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Talking generic, there are programming languages who make more or less use of annotations and decorators.

Be it to add type information to variables in a dynamically typed language or to add "metadata" to methods and classes in a framework context. The "purpose" of them is always to in some way extend the language in it's abilities or to make it more flexible in a certain way.

Now this all seems nice right? Using a dynamically typed language and want to add some type information to your variables? - Just use them decorators. Need to make that class to be managed remotely by an app-server? Tell it by adding an annotation.

Those things look like symptoms to me. Symptoms being caused by an underlying design problem. Or am I massively wrong about that?

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    Huh? Decorators are great because they allow you to add functionality to instances of a class in strictly typed languages. With type-as-you-go objects, that kind of thing is already possible to begin with. Commented Dec 21, 2015 at 13:38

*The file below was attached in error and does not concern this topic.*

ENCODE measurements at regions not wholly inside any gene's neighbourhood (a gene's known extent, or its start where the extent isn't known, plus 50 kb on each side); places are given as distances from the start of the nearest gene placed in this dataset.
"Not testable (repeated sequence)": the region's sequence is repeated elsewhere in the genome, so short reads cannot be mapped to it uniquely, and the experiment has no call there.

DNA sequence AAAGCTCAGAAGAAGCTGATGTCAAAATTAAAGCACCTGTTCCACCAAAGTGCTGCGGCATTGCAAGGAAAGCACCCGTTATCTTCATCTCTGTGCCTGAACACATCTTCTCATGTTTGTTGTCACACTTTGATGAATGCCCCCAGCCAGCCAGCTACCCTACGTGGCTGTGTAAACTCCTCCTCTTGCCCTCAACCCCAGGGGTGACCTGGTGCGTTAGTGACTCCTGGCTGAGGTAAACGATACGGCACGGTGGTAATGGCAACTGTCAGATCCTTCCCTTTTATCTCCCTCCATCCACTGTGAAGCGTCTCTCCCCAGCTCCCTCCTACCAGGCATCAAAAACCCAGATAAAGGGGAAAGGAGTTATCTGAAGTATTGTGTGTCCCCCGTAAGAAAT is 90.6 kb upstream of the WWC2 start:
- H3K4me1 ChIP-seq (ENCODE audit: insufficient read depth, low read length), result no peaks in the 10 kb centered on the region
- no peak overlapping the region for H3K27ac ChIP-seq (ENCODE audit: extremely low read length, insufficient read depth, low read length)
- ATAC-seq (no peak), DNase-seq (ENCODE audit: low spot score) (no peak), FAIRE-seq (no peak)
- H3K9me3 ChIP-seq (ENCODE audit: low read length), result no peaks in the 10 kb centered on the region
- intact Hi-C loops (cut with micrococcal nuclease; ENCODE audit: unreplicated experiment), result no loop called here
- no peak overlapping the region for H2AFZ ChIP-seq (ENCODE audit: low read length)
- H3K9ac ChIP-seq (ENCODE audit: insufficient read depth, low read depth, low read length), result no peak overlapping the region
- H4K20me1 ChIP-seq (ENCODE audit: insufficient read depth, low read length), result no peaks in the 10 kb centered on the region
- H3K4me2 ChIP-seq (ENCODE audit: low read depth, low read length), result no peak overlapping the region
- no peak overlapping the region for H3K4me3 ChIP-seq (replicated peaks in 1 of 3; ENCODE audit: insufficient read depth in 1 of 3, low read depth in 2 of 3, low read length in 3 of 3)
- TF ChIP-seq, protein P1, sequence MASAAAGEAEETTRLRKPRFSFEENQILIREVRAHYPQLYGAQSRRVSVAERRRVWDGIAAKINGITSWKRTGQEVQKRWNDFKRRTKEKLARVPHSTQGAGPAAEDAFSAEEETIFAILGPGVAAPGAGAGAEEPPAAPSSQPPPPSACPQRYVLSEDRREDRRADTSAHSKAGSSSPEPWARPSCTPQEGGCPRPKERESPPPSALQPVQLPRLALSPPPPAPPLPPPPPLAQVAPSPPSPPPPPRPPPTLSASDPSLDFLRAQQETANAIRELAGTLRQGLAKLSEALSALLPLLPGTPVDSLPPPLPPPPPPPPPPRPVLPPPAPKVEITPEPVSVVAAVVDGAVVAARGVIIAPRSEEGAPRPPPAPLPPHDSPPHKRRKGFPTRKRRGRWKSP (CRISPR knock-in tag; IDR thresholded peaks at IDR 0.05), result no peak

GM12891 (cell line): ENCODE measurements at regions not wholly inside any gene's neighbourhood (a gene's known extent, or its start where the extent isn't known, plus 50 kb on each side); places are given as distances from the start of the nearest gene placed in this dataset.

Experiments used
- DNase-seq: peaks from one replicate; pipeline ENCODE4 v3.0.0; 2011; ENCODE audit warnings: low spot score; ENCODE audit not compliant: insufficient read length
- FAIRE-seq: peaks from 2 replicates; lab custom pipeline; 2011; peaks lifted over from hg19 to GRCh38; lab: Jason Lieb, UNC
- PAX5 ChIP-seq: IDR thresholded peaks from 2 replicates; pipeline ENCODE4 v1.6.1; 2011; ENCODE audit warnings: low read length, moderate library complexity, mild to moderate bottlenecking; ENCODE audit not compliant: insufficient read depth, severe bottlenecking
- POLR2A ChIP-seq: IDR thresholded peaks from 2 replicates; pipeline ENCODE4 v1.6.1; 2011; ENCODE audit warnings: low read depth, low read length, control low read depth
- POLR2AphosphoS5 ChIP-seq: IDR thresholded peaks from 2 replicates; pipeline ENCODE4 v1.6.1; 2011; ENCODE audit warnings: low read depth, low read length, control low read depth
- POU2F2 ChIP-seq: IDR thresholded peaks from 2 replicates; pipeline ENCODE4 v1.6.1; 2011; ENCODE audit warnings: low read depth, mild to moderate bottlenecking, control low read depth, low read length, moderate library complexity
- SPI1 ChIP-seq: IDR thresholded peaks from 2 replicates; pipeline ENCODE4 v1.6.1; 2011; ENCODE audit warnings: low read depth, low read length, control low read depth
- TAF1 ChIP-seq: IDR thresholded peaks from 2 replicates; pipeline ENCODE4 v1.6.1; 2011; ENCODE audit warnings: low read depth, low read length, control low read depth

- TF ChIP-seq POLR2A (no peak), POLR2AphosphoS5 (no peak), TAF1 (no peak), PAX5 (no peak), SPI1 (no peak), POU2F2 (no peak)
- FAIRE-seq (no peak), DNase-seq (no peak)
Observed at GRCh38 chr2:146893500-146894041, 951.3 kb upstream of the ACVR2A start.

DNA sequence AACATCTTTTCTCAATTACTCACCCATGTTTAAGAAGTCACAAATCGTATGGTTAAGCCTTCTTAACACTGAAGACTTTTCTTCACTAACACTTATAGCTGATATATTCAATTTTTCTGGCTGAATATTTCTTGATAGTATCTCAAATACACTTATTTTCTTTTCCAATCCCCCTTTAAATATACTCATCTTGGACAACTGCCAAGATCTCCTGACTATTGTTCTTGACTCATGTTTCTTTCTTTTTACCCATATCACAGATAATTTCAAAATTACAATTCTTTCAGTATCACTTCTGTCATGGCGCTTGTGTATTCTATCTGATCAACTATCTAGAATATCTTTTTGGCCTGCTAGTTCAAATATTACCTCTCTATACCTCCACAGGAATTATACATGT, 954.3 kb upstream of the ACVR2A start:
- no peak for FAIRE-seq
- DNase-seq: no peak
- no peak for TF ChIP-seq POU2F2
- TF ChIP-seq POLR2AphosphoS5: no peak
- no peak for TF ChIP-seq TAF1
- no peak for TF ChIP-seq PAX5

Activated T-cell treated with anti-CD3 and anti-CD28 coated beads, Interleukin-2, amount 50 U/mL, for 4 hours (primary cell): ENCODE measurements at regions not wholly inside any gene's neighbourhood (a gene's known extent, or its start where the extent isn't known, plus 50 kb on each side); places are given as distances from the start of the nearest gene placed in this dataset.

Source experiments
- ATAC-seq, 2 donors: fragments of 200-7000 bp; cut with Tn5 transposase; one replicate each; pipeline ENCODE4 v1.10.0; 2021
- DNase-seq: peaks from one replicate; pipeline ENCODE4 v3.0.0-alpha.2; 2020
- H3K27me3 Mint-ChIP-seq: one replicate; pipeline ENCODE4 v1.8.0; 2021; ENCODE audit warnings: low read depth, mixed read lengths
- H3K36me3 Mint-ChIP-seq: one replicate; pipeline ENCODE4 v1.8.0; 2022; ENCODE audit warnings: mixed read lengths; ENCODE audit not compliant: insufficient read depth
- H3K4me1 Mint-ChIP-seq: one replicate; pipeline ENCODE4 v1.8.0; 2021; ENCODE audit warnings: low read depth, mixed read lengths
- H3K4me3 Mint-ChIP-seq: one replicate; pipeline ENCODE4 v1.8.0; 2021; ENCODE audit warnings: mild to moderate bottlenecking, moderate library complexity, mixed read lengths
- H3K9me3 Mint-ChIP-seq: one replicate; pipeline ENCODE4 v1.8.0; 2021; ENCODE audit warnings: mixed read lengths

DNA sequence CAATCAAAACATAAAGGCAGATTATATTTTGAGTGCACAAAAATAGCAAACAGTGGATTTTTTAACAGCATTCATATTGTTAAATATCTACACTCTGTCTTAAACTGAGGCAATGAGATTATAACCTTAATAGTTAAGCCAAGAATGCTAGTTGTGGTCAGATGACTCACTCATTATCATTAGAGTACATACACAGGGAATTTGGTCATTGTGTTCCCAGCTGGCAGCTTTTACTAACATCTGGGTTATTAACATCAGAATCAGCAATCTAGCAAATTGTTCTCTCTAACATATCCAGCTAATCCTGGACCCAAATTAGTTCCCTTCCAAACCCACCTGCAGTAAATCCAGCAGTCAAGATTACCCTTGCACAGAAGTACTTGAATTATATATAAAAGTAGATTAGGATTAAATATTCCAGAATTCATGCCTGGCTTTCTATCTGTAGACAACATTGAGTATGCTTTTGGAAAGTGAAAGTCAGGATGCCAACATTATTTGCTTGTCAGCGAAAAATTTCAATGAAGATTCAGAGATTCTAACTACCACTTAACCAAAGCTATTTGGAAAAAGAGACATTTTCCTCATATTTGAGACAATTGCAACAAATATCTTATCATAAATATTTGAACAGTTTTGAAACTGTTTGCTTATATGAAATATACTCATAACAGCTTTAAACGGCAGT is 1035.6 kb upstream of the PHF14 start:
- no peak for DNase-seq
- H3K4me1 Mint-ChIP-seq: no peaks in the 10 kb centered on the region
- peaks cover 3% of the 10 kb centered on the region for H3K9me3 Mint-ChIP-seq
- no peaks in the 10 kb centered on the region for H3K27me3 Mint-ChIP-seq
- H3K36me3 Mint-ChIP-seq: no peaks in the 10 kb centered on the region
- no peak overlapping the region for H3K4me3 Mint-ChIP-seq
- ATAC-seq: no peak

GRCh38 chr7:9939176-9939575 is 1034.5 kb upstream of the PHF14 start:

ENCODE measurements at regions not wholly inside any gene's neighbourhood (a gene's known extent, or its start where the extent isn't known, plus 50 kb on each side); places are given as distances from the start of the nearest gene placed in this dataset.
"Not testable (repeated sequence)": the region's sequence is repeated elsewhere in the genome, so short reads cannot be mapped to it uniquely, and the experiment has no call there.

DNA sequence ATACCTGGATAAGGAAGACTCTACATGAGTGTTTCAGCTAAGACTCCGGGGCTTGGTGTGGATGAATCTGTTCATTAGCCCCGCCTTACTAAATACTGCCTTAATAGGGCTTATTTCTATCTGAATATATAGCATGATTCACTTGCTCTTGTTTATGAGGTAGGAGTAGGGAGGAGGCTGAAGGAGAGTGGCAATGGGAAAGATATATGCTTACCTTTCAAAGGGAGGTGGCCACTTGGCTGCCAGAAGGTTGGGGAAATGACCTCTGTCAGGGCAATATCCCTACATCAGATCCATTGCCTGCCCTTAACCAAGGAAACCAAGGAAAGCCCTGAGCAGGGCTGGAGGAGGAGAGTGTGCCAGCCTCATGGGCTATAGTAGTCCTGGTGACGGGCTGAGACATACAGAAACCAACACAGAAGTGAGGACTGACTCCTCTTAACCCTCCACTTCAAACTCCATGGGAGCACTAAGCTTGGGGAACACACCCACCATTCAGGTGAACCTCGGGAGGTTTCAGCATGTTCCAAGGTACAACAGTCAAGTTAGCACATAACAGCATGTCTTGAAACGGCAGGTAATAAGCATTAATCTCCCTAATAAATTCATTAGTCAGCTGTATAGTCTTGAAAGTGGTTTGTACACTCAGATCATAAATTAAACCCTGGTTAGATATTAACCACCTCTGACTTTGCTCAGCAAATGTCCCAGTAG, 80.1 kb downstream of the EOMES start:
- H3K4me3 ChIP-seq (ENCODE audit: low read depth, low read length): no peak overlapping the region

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    You'll have to focus on a specific example of what you're describing to make this an answerable question. At the moment, the only correct answer would be the rather unhelpful "sometimes yes, sometimes no, depends on what decorator/annotation/language/project you're talking about".
    – Ixrec
    Commented Dec 21, 2015 at 13:42
  • I think you should separate decorators and annotations. The two are completely different concepts used for completely different purposes.
    – Euphoric
    Commented Dec 21, 2015 at 14:07
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    @Euphoric: I disagree. They are similar. The main difference is that in Java, annotations and their processors are distinct entities, which means that the same annotation can be processed by multiple processors (e.g. the @Override annotation can be processed by both the Java compiler and a static analyzer) whereas in Python, decorators are their own processors. Commented Dec 21, 2015 at 16:07

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You're massively wrong about that. ;)

A decorator in Python is more than just information. It's runnable code. That means you can apply concerns in a declarative manner. A declarative style keeps your code tidy -- there's no need to torture your plumbing/design to express relationships and intent. Decorators are absolutely brilliant at applying middleware.

In static type systems, annotations are information, but it's incredibly valuable information. If I can identify, though annotations, characteristics of a code unit, I can then generically assign/modify behaviors based on those characteristics. Again, this allows nice clean declarative modifications versus hacking up my software model to express the same intent.

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